done a note before on it but I am happy to do it again. As things
go through the system, checks are made. For instance, I cannot
remember whether it was one of the recommendations from this Committee
or not, but the Department has undertaken a written exercise to
two million families who are on the highest award or in the first
taper going through with them and reminding them changes of circumstances
that they should notify to the Department or changes of income.
It was piloted first and that process is now underway, so there
is a whole range, including the pilots that are going to be runI
think they start next Mondayon relationship breakup and
whether or not there are improvements in procedure there that
would speed things up. That is one of the issues that Mr Cousins
has raised before. And we are looking at how we can make sure
that the information is more timely and therefore changes are
made quickly to act as a downward pressure on error.
Ms Walker: Perhaps I can just
add that the compliance checks are not the only checks we make
to guard against error. All the claims that we get in are run
against internal consistency checks so errors that are on the
claim form will be picked up at that stage.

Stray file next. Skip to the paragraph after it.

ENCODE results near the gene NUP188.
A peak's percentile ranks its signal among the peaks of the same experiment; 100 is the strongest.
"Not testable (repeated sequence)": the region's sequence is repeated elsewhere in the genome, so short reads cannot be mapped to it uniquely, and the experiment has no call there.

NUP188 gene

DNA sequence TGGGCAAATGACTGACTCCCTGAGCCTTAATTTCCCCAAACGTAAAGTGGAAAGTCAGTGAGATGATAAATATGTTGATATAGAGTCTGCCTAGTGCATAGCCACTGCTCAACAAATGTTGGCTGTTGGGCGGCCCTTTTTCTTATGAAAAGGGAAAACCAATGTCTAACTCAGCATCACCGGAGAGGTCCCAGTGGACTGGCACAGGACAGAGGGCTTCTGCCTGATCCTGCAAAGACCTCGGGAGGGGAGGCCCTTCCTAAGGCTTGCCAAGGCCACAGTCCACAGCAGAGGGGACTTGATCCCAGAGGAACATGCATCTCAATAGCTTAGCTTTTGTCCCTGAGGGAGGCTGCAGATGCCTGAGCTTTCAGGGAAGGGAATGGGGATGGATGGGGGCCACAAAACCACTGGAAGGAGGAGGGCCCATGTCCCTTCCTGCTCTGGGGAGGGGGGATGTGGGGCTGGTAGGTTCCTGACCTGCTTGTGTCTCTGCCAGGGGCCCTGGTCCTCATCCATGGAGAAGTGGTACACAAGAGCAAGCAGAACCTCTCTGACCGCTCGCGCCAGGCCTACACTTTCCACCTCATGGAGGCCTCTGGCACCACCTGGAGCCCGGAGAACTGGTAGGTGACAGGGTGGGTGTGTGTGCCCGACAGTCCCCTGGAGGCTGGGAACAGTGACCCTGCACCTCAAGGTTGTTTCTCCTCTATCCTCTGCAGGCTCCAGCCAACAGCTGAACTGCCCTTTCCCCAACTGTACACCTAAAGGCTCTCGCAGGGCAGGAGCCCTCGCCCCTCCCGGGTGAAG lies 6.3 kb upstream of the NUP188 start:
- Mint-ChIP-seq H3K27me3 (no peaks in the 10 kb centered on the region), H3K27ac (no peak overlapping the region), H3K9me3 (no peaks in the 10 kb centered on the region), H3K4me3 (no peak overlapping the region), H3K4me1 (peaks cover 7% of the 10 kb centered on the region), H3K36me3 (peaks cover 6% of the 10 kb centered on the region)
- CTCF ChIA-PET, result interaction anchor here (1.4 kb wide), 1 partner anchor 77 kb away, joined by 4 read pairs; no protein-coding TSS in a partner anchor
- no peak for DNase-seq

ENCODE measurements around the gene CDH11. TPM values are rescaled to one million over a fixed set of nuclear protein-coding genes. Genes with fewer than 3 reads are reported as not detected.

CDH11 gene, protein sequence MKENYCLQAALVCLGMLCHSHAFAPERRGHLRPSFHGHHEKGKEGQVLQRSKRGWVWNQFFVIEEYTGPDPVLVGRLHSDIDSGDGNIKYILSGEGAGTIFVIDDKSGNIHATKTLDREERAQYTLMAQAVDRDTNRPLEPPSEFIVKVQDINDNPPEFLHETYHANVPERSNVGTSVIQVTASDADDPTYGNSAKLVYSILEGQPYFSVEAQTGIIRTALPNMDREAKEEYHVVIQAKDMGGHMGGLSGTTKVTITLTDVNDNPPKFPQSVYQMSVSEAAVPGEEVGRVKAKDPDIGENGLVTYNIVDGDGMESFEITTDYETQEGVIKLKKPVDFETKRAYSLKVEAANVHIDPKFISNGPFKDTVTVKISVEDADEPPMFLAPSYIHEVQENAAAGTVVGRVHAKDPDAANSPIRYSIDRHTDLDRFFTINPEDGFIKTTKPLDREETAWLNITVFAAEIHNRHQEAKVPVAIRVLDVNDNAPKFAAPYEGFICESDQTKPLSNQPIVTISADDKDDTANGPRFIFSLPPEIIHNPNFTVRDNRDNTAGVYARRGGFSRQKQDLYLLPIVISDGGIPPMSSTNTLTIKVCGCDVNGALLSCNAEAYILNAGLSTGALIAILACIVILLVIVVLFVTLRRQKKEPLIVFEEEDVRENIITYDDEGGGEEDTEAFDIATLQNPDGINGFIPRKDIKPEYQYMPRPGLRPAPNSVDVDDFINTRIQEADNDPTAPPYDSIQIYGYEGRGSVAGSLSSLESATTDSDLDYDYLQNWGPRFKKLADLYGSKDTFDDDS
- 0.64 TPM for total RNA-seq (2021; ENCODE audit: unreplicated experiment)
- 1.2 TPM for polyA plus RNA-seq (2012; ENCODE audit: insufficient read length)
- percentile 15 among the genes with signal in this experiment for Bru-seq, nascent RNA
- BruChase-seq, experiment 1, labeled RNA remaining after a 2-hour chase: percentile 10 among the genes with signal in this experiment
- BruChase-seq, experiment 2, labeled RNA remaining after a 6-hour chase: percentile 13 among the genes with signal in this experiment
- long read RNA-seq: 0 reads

Q74 Mr Todd: I am assuming there
is some sort of process. I suppose I should not assume that based
on what I have seen, but I am assuming that even this setup has
some routine checks. I also noted the balance between the checks
on claims that have not yet been paid and the ones that have been
paid also changed between the two years, so we have started seeing
a greater number of checks on claims that had not been paid at
that point. Is there any legal obstruction to investigating an
award before it has actually been finalised, because what we certainly
found in the previous year was that the overwhelming majority
of the compliance checks were on awards that had already been
made and therefore you were already into attempting to recover
from people or deal with a criminal act which had had some success.
Ms Walker: We are legally entitled
to check the information before we make a decision.
Q75 Mr Todd: Even the process of
investigating someone's circumstances in some detail?
Ms Walker: Yes.
Q76 Mr Todd: Such as obtaining information
about their income and domestic circumstances and so on, if you
suspect that that may be
Ms Walker: Yes, if we have reason
to believe that the information in the claim is not correct then
we are entitled to check it.
Q77 Mr Todd: Okay. What do you think
is a reasonable figure to aim for? We have had the earlier discussion
about the levels of fraud and error in the system. What do you
think is a reasonable target for the system?
Dawn Primarolo: I think it should
be as low as it possibly can be and we should be driving
Q78 Mr Todd: I am sure you would.
Dawn Primarolo: The PAC requires
1% as the benchmark.
Q79 Mr Todd: We do not know where
we are in relation to that?
Dawn Primarolo: But we should
drive it down as hard as we can using the tools that we have to
do that, and that is what is going on. I do not have a figure
that I think will be all right for error and fraud because I do
not think that would be acceptable to Parliament.